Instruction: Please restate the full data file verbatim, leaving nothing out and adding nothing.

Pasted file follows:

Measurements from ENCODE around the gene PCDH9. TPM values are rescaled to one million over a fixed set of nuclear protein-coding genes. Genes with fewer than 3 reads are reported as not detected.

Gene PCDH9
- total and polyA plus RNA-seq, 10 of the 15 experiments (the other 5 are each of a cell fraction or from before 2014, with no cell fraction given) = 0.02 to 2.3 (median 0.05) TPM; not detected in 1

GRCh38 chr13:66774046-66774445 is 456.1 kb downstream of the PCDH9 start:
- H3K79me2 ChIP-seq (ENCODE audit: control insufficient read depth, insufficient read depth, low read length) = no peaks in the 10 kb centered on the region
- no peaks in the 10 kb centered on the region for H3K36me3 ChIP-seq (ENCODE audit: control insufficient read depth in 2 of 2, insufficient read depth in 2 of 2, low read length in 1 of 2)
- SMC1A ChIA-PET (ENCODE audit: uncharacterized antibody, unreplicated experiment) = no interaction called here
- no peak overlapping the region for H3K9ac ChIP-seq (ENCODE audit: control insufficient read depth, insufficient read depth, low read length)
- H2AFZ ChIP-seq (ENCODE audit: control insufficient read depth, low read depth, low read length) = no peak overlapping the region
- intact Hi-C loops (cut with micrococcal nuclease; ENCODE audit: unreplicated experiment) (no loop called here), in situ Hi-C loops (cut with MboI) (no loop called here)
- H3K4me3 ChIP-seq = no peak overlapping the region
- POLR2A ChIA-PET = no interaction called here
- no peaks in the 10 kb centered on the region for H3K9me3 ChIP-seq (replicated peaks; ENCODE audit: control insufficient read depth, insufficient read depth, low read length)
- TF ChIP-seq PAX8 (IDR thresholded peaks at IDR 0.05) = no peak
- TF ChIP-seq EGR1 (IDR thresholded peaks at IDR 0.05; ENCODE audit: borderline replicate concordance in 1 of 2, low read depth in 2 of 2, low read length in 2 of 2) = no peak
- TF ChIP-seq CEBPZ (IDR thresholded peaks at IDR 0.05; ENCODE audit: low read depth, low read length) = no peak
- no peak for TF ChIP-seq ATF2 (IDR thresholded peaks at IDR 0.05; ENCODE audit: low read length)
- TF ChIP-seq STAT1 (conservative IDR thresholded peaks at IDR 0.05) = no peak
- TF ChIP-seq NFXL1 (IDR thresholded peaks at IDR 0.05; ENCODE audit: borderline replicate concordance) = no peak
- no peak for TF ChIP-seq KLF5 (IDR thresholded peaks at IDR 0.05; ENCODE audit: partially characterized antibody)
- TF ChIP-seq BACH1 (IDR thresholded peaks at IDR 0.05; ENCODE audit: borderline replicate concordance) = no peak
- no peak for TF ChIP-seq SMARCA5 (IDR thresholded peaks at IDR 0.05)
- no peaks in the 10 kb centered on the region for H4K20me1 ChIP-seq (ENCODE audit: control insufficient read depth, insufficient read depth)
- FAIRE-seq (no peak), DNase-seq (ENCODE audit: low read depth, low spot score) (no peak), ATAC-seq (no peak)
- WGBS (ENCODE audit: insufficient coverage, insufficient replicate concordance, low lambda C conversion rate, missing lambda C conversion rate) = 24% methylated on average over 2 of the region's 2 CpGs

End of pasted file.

Measurements from ENCODE around the gene PCDH9. TPM values are rescaled to one million over a fixed set of nuclear protein-coding genes. Genes with fewer than 3 reads are reported as not detected.

Gene PCDH9
- total and polyA plus RNA-seq, 10 of the 15 experiments (the other 5 are each of a cell fraction or from before 2014, with no cell fraction given) = 0.02 to 2.3 (median 0.05) TPM; not detected in 1

GRCh38 chr13:66774046-66774445 is 456.1 kb downstream of the PCDH9 start:
- H3K79me2 ChIP-seq (ENCODE audit: control insufficient read depth, insufficient read depth, low read length) = no peaks in the 10 kb centered on the region
- no peaks in the 10 kb centered on the region for H3K36me3 ChIP-seq (ENCODE audit: control insufficient read depth in 2 of 2, insufficient read depth in 2 of 2, low read length in 1 of 2)
- SMC1A ChIA-PET (ENCODE audit: uncharacterized antibody, unreplicated experiment) = no interaction called here
- no peak overlapping the region for H3K9ac ChIP-seq (ENCODE audit: control insufficient read depth, insufficient read depth, low read length)
- H2AFZ ChIP-seq (ENCODE audit: control insufficient read depth, low read depth, low read length) = no peak overlapping the region
- intact Hi-C loops (cut with micrococcal nuclease; ENCODE audit: unreplicated experiment) (no loop called here), in situ Hi-C loops (cut with MboI) (no loop called here)
- H3K4me3 ChIP-seq = no peak overlapping the region
- POLR2A ChIA-PET = no interaction called here
- no peaks in the 10 kb centered on the region for H3K9me3 ChIP-seq (replicated peaks; ENCODE audit: control insufficient read depth, insufficient read depth, low read length)
- TF ChIP-seq PAX8 (IDR thresholded peaks at IDR 0.05) = no peak
- TF ChIP-seq EGR1 (IDR thresholded peaks at IDR 0.05; ENCODE audit: borderline replicate concordance in 1 of 2, low read depth in 2 of 2, low read length in 2 of 2) = no peak
- TF ChIP-seq CEBPZ (IDR thresholded peaks at IDR 0.05; ENCODE audit: low read depth, low read length) = no peak
- no peak for TF ChIP-seq ATF2 (IDR thresholded peaks at IDR 0.05; ENCODE audit: low read length)
- TF ChIP-seq STAT1 (conservative IDR thresholded peaks at IDR 0.05) = no peak
- TF ChIP-seq NFXL1 (IDR thresholded peaks at IDR 0.05; ENCODE audit: borderline replicate concordance) = no peak
- no peak for TF ChIP-seq KLF5 (IDR thresholded peaks at IDR 0.05; ENCODE audit: partially characterized antibody)
- TF ChIP-seq BACH1 (IDR thresholded peaks at IDR 0.05; ENCODE audit: borderline replicate concordance) = no peak
- no peak for TF ChIP-seq SMARCA5 (IDR thresholded peaks at IDR 0.05)
- no peaks in the 10 kb centered on the region for H4K20me1 ChIP-seq (ENCODE audit: control insufficient read depth, insufficient read depth)
- FAIRE-seq (no peak), DNase-seq (ENCODE audit: low read depth, low spot score) (no peak), ATAC-seq (no peak)
- WGBS (ENCODE audit: insufficient coverage, insufficient replicate concordance, low lambda C conversion rate, missing lambda C conversion rate) = 24% methylated on average over 2 of the region's 2 CpGs